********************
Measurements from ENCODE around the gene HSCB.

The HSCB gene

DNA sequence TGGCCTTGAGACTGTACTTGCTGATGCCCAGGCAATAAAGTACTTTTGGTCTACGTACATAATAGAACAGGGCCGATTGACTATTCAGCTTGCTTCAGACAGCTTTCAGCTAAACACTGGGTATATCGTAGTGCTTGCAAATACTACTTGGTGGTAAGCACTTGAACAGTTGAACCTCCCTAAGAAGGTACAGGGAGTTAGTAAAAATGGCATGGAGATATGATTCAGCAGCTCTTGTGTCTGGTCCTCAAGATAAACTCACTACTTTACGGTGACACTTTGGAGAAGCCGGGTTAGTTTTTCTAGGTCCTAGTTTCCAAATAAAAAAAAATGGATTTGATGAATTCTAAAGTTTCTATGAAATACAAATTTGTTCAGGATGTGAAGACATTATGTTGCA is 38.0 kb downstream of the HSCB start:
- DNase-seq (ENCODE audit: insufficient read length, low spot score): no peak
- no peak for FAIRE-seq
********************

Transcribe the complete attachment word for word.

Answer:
Measurements from ENCODE around the gene HSCB.

The HSCB gene

DNA sequence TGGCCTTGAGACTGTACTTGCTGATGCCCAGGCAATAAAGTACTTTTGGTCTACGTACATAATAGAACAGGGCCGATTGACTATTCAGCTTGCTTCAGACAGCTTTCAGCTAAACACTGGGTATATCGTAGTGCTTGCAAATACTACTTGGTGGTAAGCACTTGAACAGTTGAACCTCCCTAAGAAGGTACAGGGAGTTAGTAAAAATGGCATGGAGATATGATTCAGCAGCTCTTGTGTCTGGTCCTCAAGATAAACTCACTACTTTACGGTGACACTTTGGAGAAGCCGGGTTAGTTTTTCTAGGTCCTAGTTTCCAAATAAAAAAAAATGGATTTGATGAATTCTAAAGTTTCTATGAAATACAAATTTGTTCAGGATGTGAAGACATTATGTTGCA is 38.0 kb downstream of the HSCB start:
- DNase-seq (ENCODE audit: insufficient read length, low spot score): no peak
- no peak for FAIRE-seq